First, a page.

Risk Parity (RP), also called equally weighted risk contribution, is a recent approach to risk diversification for portfolio selection. RP is based on the principle that the fractions of the capital invested in each asset should be chosen so as to make the total risk contributions of all assets equal among them. We show here that the Risk Parity approach is theoretically dominated by an alternative similar approach that does not actually require equally weighted risk contribution of all assets but only an equal upper bound on all such risks. This alternative approach, called Equal Risk Bounding (ERB), requires the solution of a nonconvex quadratically constrained optimization problem. The ERB approach, while starting from different requirements, turns out to be strictly linked to the RP approach. Indeed, when short selling is allowed, we prove that an ERB portfolio is actually an RP portfolio with minimum variance. When short selling is not allowed, there is a unique RP portfolio and it contains all assets in the market. In this case, the ERB approach might lead to the RP portfolio or it might lead to portfolios with smaller variance that do not contain all assets, and where the risk contributions of each asset included in the portfolio is strictly smaller than in the RP portfolio. We define a new riskiness index for assets that allows to identify those assets that are more likely to be excluded from the ERB portfolio. With these tools we then provide an exact method for small size nonconvex ERB models and a very efficient and accurate heuristic for larger problems of this type. In the case of a common constant pairwise correlation among all assets, a closed form solution to the ERB model is obtained and used to perform a parametric analysis when varying the level of correlation. The practical advantages of the ERB approach over the RP strategy are illustrated with some numerical examples. Computational experience on real-world and on simulated data confirms accuracy and efficiency of our heuristic approach to the ERB model also in comparison with some state-of-the-art local and global optimization codes
Linear vs. Quadratic Portfolio Selection Models in Practice by Francesco Cesarone( )

1 edition published in 2019 in English and held by 1 WorldCat member library worldwide

Several risk-return portfolio models take into account practical limitations on the number of assets to include in the portfolio and on their weights. We present here a comparative study, both from the efficiency and from the performance viewpoint, of the Limited Asset Markowitz (LAM), the Limited Asset Mean Semi-Absolute Deviation (LAMSAD) and the Limited Asset Conditional Value at-Risk (LACVaR) models, where the assets are limited with the introduction of quantity and cardinality constraints.The mixed integer linear LAMSAD and LACVaR models are solved with a state of the art commercial code, while the mixed integer quadratic LAM model is solved both with a commercial code and with a more efficient new method, recently proposed by the authors. Rather unexpectedly, for medium to large sizes it is easier to solve the quadratic LAM model with the new method, than to solve the linear LACVaR and LAMSAD models with the commercial solver. Furthermore, the new method has the advantage of finding all the extreme points of a more general tri-objective problem at no additional computational cost.We compare the out-of-sample performances of the three models and of the equally weighted portfolio. We show that there is no apparent dominance relation among the different approaches and, in contrast with previous studies, we find that the equally weighted portfolio does not seem to have any advantage over the three proposed models. Our empirical results are based on some new and old publicly available data sets often used in the literature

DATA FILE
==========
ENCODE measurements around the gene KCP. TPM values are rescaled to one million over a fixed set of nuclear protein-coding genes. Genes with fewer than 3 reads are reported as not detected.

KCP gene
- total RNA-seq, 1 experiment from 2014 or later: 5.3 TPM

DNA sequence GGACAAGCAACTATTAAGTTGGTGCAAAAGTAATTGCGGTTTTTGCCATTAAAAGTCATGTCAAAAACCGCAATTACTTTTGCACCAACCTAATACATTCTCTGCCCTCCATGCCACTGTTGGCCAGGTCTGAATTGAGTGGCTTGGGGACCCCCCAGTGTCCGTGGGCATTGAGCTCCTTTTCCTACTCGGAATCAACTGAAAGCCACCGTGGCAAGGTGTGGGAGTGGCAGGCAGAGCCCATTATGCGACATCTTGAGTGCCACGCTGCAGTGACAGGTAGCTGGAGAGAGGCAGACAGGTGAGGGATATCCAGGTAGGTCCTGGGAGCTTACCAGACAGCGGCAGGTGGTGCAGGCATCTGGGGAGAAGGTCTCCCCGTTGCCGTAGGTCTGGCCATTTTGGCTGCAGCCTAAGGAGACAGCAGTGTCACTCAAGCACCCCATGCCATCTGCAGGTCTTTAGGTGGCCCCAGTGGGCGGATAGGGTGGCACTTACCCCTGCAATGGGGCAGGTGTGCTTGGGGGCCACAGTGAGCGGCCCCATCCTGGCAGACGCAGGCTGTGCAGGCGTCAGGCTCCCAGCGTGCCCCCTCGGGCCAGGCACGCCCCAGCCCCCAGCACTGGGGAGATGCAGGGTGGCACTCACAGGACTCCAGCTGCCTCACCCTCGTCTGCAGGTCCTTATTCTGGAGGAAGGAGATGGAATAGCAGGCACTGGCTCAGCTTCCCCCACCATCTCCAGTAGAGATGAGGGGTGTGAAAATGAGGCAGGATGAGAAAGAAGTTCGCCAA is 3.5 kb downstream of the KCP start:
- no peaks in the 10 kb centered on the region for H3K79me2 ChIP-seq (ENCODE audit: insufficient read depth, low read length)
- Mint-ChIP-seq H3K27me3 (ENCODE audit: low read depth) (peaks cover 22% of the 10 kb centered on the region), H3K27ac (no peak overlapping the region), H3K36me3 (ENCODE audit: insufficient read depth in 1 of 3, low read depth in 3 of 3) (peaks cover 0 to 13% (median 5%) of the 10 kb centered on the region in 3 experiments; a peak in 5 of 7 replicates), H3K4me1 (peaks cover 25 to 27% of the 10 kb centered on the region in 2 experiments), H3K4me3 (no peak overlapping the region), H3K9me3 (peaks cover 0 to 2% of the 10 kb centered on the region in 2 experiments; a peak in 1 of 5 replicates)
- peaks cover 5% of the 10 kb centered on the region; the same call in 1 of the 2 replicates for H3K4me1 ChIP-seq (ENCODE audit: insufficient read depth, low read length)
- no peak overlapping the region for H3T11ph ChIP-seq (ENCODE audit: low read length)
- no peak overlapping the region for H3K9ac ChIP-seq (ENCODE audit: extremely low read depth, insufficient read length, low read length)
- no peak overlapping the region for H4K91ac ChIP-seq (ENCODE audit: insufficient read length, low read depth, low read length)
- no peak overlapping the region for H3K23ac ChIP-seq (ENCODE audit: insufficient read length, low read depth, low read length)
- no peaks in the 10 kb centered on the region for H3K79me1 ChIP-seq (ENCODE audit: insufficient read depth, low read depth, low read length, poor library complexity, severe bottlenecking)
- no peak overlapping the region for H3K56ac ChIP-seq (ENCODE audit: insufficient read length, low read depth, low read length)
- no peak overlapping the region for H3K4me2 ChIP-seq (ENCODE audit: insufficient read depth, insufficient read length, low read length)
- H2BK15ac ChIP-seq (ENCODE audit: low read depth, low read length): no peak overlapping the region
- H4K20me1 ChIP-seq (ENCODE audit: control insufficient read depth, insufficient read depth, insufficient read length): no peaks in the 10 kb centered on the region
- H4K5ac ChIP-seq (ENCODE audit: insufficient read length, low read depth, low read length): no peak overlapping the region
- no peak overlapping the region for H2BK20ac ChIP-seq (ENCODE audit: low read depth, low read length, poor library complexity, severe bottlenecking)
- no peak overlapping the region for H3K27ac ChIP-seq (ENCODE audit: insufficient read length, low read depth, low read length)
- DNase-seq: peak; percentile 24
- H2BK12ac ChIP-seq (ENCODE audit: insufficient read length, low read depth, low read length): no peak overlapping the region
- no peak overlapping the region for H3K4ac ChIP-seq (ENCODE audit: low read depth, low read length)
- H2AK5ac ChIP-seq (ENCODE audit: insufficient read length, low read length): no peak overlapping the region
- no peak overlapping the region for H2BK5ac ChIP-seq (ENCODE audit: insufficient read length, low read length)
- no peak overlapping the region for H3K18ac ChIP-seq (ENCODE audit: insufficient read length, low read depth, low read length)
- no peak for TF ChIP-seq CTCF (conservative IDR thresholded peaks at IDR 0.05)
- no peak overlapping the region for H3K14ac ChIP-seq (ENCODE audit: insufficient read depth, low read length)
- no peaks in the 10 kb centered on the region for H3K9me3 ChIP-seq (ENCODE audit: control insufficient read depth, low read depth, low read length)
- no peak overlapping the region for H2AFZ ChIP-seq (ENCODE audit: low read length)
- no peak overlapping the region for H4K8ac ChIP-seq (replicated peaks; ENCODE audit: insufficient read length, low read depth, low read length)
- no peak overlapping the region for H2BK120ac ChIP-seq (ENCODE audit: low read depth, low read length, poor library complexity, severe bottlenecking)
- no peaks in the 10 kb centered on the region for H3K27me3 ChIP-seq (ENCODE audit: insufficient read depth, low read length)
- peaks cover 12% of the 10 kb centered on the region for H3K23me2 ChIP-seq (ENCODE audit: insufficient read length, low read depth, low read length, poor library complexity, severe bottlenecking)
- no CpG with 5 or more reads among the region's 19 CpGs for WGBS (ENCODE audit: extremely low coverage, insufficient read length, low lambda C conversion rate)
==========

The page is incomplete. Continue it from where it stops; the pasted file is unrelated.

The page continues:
Carathéodory, helly and radon numbers for sublattice convexities by Maurice Queyranne( )

1 edition published in 2015 in English and held by 1 WorldCat member library worldwide

PIECEWISE CONCAVITY AND DISCRETE APPROACHES TO CONTINUOUS MINIMAX PROBLEMS by Fabio TARDELLA( )

1 edition published in 1999 in Undetermined and held by 1 WorldCat member library worldwide

On the existence of polyhedral convex envelopes by Fabio Tardella( Book )

1 edition published in 2003 in English and held by 1 WorldCat member library worldwide

Risk Parity with Expectiles by Fabio Bellini( )

1 edition published in 2019 in English and held by 1 WorldCat member library worldwide

A recent popular approach to portfolio selection aims at diversifying risk by looking for the so called Risk Parity portfolios. These are defined by the condition that the risk contributions of all assets to the global risk of the portfolio are equal. The Risk Parity approach has been originally introduced for the volatility risk measure. In this paper we consider expectiles as risk measures, we refine results on their differentiability and additivity, and we show how to define Risk Parity portfolios when the expectiles are used as coherent risk measures. Furthermore, we propose several methods for practically finding Risk Parity portfolios with respect to expectiles and we compare their accuracy and efficiency on real-world data. Expectiles are also used as risk measures in the classical risk-return approach to portfolio selection, where we present a new linear programming formulation
Sublattices of product spaces: hulls, representation and counting by Maurice Queyranne( Book )

1 edition published in 2003 in English and held by 1 WorldCat member library worldwide

Bimonotone linear inequalities and sublattices of Rn by Maurice Queyranne( Book )

1 edition published in 2003 in English and held by 1 WorldCat member library worldwide

Submodular function minimization in Zn and searching in monge arrays by Maurice Queyranne( Book )

1 edition published in 2003 in English and held by 1 WorldCat member library worldwide

 
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Languages
English (19)